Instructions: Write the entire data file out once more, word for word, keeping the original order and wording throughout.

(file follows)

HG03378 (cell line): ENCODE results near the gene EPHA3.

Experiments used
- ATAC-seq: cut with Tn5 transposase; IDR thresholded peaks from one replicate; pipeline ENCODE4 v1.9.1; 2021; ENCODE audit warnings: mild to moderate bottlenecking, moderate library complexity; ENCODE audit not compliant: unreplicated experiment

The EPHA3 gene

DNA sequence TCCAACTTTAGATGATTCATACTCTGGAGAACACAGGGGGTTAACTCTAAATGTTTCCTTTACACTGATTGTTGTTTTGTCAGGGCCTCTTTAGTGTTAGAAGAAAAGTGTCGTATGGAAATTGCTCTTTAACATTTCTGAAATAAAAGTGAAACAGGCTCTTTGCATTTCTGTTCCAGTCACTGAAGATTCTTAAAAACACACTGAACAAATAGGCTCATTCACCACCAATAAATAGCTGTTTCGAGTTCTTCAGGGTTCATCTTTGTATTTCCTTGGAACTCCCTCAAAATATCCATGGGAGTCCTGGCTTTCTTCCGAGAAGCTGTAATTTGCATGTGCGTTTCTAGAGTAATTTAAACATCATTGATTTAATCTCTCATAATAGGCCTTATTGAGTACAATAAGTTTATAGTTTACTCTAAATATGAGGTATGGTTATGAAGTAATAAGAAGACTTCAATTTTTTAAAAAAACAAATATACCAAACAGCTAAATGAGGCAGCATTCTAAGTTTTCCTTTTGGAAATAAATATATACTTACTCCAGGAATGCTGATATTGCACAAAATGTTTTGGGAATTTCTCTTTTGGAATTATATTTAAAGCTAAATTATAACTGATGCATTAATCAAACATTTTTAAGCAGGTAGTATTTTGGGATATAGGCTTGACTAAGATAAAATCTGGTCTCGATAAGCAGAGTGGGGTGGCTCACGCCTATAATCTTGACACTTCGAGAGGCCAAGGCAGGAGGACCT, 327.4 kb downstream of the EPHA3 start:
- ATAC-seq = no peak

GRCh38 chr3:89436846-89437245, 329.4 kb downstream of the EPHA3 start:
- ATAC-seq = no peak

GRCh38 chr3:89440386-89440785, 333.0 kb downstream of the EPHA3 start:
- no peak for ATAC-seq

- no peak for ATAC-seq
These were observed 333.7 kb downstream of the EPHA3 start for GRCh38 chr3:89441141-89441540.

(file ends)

HG03378 (cell line): ENCODE results near the gene EPHA3.

Experiments used
- ATAC-seq: cut with Tn5 transposase; IDR thresholded peaks from one replicate; pipeline ENCODE4 v1.9.1; 2021; ENCODE audit warnings: mild to moderate bottlenecking, moderate library complexity; ENCODE audit not compliant: unreplicated experiment

The EPHA3 gene

DNA sequence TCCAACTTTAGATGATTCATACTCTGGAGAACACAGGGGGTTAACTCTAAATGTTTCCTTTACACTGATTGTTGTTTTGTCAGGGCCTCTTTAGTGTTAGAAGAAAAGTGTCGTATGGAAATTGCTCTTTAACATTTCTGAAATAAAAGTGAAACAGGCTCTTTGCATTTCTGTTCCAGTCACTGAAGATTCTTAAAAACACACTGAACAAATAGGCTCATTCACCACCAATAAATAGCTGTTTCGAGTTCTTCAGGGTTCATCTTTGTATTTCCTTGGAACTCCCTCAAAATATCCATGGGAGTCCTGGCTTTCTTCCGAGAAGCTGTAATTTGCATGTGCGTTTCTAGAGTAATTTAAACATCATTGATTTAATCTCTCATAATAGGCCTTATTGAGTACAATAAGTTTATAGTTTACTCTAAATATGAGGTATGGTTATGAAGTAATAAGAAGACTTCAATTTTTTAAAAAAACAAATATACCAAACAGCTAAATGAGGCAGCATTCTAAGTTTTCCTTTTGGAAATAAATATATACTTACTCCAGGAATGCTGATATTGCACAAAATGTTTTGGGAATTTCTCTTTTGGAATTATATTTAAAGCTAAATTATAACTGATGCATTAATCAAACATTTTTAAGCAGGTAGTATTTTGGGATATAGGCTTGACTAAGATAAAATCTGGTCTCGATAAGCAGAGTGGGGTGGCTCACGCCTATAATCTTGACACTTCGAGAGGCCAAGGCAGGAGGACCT, 327.4 kb downstream of the EPHA3 start:
- ATAC-seq = no peak

GRCh38 chr3:89436846-89437245, 329.4 kb downstream of the EPHA3 start:
- ATAC-seq = no peak

GRCh38 chr3:89440386-89440785, 333.0 kb downstream of the EPHA3 start:
- no peak for ATAC-seq

- no peak for ATAC-seq
These were observed 333.7 kb downstream of the EPHA3 start for GRCh38 chr3:89441141-89441540.